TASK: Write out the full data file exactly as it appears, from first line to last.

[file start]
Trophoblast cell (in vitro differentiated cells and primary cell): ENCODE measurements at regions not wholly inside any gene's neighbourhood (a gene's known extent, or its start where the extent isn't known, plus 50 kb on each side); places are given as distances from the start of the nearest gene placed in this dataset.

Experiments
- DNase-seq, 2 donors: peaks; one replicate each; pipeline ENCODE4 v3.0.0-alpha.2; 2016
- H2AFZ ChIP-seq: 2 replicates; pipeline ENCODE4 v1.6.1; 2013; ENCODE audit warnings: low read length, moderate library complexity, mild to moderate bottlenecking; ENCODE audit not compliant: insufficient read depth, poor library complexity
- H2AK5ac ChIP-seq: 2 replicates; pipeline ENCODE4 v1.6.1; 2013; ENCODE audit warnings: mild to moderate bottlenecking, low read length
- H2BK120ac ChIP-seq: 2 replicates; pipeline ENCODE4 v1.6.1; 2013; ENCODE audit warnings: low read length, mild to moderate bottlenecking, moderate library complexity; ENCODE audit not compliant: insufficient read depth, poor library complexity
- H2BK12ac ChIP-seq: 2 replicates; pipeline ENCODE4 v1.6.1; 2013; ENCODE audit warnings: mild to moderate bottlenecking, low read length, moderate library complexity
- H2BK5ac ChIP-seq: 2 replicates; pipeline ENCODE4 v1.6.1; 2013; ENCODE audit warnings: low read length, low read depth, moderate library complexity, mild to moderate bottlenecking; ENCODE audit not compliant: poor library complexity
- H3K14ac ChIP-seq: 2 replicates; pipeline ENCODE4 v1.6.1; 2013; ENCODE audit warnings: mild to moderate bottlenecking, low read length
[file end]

Trophoblast cell (in vitro differentiated cells and primary cell): ENCODE measurements at regions not wholly inside any gene's neighbourhood (a gene's known extent, or its start where the extent isn't known, plus 50 kb on each side); places are given as distances from the start of the nearest gene placed in this dataset.

Experiments
- DNase-seq, 2 donors: peaks; one replicate each; pipeline ENCODE4 v3.0.0-alpha.2; 2016
- H2AFZ ChIP-seq: 2 replicates; pipeline ENCODE4 v1.6.1; 2013; ENCODE audit warnings: low read length, moderate library complexity, mild to moderate bottlenecking; ENCODE audit not compliant: insufficient read depth, poor library complexity
- H2AK5ac ChIP-seq: 2 replicates; pipeline ENCODE4 v1.6.1; 2013; ENCODE audit warnings: mild to moderate bottlenecking, low read length
- H2BK120ac ChIP-seq: 2 replicates; pipeline ENCODE4 v1.6.1; 2013; ENCODE audit warnings: low read length, mild to moderate bottlenecking, moderate library complexity; ENCODE audit not compliant: insufficient read depth, poor library complexity
- H2BK12ac ChIP-seq: 2 replicates; pipeline ENCODE4 v1.6.1; 2013; ENCODE audit warnings: mild to moderate bottlenecking, low read length, moderate library complexity
- H2BK5ac ChIP-seq: 2 replicates; pipeline ENCODE4 v1.6.1; 2013; ENCODE audit warnings: low read length, low read depth, moderate library complexity, mild to moderate bottlenecking; ENCODE audit not compliant: poor library complexity
- H3K14ac ChIP-seq: 2 replicates; pipeline ENCODE4 v1.6.1; 2013; ENCODE audit warnings: mild to moderate bottlenecking, low read length